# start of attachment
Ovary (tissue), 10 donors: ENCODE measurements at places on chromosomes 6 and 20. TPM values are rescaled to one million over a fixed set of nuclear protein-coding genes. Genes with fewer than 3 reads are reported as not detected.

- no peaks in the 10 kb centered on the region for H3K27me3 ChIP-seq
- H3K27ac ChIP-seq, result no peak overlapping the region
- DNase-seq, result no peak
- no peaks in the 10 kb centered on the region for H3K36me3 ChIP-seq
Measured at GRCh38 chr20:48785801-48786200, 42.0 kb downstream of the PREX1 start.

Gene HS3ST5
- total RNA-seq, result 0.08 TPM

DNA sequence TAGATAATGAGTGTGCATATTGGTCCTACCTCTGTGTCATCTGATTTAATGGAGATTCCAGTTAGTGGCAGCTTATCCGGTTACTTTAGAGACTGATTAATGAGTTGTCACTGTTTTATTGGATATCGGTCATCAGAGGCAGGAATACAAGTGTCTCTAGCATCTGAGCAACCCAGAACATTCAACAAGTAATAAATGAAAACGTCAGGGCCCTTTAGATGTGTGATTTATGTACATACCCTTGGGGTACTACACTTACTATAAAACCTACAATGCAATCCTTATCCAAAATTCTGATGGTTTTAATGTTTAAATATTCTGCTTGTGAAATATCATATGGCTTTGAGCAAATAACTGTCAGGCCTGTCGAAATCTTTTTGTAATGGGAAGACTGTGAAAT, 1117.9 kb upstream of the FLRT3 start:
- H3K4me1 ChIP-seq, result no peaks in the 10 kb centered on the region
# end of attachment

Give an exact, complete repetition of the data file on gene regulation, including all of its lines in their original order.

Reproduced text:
Ovary (tissue), 10 donors: ENCODE measurements at places on chromosomes 6 and 20. TPM values are rescaled to one million over a fixed set of nuclear protein-coding genes. Genes with fewer than 3 reads are reported as not detected.

- no peaks in the 10 kb centered on the region for H3K27me3 ChIP-seq
- H3K27ac ChIP-seq, result no peak overlapping the region
- DNase-seq, result no peak
- no peaks in the 10 kb centered on the region for H3K36me3 ChIP-seq
Measured at GRCh38 chr20:48785801-48786200, 42.0 kb downstream of the PREX1 start.

Gene HS3ST5
- total RNA-seq, result 0.08 TPM

DNA sequence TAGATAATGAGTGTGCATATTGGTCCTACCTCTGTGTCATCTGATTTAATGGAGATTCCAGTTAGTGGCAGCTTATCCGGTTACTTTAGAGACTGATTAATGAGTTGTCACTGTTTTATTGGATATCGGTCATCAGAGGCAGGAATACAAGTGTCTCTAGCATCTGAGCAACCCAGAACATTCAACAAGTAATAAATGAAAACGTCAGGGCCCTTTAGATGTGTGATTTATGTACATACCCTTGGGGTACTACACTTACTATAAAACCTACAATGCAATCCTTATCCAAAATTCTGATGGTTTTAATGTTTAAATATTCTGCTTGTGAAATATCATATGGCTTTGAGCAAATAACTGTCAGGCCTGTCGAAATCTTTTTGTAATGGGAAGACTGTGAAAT, 1117.9 kb upstream of the FLRT3 start:
- H3K4me1 ChIP-seq, result no peaks in the 10 kb centered on the region